Developing a SMART Training Needs Analysis is essential for shaping clearly defined expectations for an employee.
It fosters clarification around communication between team members and senior management, and provides employees with a robust sense of purpose on what is expected within their role in supporting employers to achieve their strategic goals.
A Training Needs Analysis (TNA) framework draws upon a skills matrix and is used to support workforce planning, personnel reviews, and career & succession planning. Any gaps are built into each employee’s plan with the results aggregated to information an employer’s training budget and workforce plan.
This blog summarises pivotal points of a TNA framework including guidance on applying some of the conversational techniques that mean the process with be positive and smooth.
The ‘SMART’ TNA Process
Workforce BluePrint suggests the following system to managers for introducing SMART conversations to employees – a process crucial to the effective delivery of TNA outcomes.
S = Setting the scene & self-assessment
S1; Set the scene on why the TNA is being implemented.
Setting the context on where the organisation is headed, and why an employer is implementing a TNA process. Conversation should be benefit-focused.
S2; Self-assessment by the employee.
Best practice development assessments start with the employee conducting a self-assessment as the basis for a two way conversation between them and their manager.
Employees are recommended to start by rating their strengths and then consider areas for development.
Managers are encouraged to focus on the true gaps where there is a clear development need, as this process will shape the team and organisation development budget.
M = Manager Chat
Once the employee has completed the self-assessment, the manager initiates validation of self-ratings via conversation. Often issues that arise in this stage occur due to an incongruence between manager and employee perception- from either an under or over-estimation of skill levels.
The following technique is used to shift employee’s perspectives and consider another point of view on their assessment. These are applied in very specific circumstances.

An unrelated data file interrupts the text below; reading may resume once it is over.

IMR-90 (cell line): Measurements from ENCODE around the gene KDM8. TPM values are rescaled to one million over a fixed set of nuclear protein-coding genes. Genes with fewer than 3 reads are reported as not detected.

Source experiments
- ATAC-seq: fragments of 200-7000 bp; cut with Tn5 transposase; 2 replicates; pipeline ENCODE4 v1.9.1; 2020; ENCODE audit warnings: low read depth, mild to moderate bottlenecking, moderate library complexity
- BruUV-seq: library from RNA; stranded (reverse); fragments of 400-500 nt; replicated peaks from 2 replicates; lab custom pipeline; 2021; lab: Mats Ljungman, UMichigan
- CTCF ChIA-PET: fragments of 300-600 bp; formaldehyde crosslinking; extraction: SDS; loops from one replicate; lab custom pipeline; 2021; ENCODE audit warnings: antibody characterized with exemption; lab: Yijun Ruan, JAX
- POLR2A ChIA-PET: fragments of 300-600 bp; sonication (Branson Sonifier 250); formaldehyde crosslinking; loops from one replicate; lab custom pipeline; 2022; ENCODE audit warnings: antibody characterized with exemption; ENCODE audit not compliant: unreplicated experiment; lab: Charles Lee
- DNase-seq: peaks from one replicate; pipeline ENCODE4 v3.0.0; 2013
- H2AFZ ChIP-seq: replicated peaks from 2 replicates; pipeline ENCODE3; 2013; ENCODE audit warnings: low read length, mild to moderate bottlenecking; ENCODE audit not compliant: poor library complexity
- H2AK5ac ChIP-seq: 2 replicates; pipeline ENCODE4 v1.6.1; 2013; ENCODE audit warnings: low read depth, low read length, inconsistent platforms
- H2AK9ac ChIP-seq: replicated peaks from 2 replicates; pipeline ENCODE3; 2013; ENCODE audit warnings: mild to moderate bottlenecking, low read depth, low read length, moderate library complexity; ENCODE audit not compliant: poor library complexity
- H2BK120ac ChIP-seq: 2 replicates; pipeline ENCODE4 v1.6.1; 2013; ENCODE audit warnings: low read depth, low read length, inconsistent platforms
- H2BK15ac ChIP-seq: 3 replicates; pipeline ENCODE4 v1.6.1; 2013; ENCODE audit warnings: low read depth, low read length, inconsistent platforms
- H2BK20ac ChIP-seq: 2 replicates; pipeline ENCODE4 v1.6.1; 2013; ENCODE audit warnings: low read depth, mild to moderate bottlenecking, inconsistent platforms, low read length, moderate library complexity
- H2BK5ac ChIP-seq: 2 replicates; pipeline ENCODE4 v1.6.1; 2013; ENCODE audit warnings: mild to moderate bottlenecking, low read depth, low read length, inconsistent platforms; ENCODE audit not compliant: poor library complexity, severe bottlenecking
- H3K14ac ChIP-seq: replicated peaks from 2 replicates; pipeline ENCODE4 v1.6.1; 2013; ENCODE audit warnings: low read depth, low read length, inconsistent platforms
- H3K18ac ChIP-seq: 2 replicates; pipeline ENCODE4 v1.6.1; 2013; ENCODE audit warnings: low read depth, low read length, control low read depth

Technique No 1; Can you help me out?
Share a problem you as a manager currently experiences, and then get the employee to rate on behalf of you experiencing that problem. Identify it as your problem, not theirs, soften the language by using ‘some people’, not ‘you’, and ask for suggestions and contribution to the conversation to solve the problem.
A = Agreement
Technique No 2; Starting the TNA process with a high level agreement.
High level agreement
Start your team or individual introduction with a high level statement that is a MUST agree to. This underpinning framework sets up the process for widespread agreement on the process.
There are more advanced conversational techniques that you can learn how to use in situations where there is disagreement, misalignment or conflict.
R = Record
Human Resources (or whomever is responsible for HR) may provide subsequent processes and guidance to council managers on recording the TNA program using templates and tools.
T = Training and Development
Team members and managers are able to think more creatively about development options, rather than selecting a default training course option.
You may also be interested in a framework for a TNA that suits your organisation, industry or region. To explore what a successful TNA could look like for your initiative, please email firstname.lastname@example.org, thank you.